I take no pride in my lack of belief. William James, the great philosopher of religion, might have been speaking to me personally when he said that a happy, healthy-minded person might sail through life without having to account for the existence of evil. But for those who “naturally feel life as a tragic mystery,” James said, “such optimism is a shallow dodge or mean evasion.” In the face of the great tragedy presented by the spectacle of history, he continued, an unbeliever must suspect that he is “not really inside the game, that he may lack the great initiation.”
But that’s the thing. I find myself outside so many games, and at my age I don’t lose any sleep over being insufficiently profound. Likewise, should I pine over the misfortune of being a happy, healthy-minded individual? It’s the way I am, and that is the person I was when I visited all these churches.
The idea that I should ever again become a believer strikes me as improbable as the possibility that I should ever visit the moon. Which is to acknowledge that it is at least a possibility, and why I identify as an agnostic rather than an atheist. It has always struck me as odd that an atheist could believe so strongly in the absence of religious belief.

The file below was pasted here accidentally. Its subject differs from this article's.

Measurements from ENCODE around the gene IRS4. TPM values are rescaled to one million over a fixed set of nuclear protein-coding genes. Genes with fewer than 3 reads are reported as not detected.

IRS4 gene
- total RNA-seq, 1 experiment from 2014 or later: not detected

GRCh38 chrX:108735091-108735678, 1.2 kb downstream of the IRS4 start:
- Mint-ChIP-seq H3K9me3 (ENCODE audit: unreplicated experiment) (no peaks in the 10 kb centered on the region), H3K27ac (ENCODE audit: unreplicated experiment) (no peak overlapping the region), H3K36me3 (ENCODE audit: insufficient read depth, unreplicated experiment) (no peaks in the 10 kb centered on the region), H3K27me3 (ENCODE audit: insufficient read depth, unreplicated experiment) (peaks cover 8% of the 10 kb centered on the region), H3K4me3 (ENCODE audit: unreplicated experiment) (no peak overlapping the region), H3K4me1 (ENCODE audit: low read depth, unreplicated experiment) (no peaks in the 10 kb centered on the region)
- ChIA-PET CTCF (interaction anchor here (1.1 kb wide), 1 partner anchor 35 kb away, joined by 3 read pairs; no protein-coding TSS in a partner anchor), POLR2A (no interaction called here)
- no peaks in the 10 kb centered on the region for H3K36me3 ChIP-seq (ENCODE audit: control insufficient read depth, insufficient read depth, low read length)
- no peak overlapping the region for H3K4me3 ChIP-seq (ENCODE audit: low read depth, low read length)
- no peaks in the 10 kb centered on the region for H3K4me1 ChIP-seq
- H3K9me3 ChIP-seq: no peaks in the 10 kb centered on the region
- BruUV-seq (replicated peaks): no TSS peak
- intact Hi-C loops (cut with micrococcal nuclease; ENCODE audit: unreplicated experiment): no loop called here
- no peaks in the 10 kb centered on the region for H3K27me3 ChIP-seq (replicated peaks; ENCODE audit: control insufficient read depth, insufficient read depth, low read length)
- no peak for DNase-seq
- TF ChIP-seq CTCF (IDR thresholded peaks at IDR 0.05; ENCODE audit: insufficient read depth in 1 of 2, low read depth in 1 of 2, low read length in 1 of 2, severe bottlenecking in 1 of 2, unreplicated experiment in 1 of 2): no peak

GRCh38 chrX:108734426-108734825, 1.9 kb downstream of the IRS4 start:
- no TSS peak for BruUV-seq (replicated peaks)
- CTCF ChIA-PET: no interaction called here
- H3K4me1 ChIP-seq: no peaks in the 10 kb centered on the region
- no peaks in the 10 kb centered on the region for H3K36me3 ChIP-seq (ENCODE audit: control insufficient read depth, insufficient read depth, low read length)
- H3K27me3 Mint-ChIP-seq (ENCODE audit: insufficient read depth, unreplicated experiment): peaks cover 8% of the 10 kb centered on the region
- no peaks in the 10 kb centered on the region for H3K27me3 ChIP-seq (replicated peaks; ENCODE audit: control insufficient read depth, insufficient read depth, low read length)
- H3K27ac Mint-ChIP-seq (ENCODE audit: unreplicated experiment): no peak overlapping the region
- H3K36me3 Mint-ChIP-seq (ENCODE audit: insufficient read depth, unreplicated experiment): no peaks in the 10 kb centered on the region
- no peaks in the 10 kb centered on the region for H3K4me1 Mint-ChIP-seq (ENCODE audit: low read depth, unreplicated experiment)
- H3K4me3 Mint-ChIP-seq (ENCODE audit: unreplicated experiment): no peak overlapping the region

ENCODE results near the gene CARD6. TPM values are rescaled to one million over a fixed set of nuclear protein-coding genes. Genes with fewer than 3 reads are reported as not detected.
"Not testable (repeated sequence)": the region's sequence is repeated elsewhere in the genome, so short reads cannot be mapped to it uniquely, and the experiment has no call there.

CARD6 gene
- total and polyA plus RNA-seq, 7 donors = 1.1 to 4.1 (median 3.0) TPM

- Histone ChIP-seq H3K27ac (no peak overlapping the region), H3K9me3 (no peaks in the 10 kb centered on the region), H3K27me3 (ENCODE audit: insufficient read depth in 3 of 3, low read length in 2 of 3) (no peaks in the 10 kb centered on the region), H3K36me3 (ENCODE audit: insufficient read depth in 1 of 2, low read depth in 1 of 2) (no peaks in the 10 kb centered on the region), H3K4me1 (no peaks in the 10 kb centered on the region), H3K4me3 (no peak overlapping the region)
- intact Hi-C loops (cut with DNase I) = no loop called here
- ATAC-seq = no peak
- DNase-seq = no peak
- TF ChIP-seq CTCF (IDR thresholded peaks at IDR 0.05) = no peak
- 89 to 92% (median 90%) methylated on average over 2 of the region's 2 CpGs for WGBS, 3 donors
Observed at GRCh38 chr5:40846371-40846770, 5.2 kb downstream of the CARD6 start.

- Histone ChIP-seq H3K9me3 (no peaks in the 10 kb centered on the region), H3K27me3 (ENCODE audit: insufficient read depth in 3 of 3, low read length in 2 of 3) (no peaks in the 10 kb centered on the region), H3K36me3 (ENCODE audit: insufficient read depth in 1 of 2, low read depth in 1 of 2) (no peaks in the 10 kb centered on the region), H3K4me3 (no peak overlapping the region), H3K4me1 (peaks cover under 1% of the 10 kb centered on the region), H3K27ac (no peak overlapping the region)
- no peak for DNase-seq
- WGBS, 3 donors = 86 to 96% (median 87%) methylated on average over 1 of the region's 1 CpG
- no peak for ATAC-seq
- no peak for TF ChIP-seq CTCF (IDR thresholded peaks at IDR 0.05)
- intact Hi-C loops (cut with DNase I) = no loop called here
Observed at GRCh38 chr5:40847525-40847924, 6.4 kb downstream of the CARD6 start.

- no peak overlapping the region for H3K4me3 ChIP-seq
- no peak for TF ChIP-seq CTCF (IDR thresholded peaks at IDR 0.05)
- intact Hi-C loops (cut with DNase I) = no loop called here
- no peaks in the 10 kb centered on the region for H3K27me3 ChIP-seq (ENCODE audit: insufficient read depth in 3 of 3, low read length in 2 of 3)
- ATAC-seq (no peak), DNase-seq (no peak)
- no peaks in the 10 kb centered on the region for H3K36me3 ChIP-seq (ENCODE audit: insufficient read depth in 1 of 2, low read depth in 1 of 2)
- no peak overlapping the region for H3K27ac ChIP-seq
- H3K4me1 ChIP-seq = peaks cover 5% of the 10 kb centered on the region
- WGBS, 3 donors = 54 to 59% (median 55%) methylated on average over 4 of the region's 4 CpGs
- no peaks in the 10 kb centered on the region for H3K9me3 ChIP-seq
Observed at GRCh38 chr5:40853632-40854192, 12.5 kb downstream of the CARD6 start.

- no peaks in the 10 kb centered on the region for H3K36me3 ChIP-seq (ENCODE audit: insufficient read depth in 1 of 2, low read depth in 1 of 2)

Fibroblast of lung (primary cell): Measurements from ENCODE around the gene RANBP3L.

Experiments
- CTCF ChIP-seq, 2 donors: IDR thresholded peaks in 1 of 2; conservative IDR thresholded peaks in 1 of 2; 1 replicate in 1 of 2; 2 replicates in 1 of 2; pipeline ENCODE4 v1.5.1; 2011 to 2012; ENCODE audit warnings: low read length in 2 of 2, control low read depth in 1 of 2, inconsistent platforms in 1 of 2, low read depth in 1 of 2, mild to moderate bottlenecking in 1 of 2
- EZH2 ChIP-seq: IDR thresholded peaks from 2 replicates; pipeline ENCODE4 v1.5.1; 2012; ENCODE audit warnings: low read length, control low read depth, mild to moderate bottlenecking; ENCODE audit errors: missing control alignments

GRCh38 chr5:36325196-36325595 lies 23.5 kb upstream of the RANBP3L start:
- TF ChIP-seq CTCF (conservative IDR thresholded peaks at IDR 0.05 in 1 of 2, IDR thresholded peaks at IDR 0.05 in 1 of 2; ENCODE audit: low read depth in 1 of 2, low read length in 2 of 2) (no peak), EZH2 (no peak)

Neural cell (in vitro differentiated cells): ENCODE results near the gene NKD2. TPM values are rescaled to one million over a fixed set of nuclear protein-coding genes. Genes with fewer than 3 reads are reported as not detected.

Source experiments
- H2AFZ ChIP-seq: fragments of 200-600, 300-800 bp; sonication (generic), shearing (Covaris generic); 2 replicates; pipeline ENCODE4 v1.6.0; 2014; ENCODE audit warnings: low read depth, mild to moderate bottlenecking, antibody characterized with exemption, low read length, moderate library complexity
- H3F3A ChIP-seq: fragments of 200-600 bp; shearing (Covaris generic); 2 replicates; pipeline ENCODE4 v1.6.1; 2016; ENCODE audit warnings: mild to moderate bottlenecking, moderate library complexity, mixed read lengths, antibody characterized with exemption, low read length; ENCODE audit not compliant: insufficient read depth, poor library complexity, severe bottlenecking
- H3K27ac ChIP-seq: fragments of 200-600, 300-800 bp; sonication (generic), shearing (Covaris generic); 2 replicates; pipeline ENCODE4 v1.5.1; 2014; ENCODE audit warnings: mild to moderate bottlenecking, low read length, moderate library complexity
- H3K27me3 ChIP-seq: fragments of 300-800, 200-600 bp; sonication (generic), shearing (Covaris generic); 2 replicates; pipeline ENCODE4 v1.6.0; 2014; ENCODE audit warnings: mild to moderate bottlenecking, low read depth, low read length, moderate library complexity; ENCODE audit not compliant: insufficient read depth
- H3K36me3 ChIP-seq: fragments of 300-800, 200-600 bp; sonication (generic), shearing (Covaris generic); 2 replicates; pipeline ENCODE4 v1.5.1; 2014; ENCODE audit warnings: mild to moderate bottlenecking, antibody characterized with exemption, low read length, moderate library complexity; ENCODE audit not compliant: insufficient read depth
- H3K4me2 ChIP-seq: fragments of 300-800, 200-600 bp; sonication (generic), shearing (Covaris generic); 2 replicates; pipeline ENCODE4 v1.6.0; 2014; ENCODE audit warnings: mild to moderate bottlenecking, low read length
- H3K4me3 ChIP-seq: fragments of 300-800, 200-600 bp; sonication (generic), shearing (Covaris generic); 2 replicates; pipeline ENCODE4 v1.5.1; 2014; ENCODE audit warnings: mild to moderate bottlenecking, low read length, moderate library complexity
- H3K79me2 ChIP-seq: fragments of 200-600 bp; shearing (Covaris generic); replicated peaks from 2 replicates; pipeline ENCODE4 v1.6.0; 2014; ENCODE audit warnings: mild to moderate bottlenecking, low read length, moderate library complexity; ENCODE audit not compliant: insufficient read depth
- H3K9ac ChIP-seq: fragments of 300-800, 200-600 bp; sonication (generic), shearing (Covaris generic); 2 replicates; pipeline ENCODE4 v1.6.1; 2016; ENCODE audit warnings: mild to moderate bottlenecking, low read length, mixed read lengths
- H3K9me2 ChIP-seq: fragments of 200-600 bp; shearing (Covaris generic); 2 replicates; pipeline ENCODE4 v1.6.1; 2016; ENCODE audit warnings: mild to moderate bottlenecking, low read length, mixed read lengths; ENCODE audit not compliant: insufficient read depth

I was married in a Catholic church in 1977, but had little other engagement with churches for many years. A few years after we moved to Billings in 1989, I gravitated toward church-going as a defensive measure, because it seemed that so many of our children’s friends were deeply into one church or another. We wanted them to be able to say that they already had a church, thank you, one that we were happy with.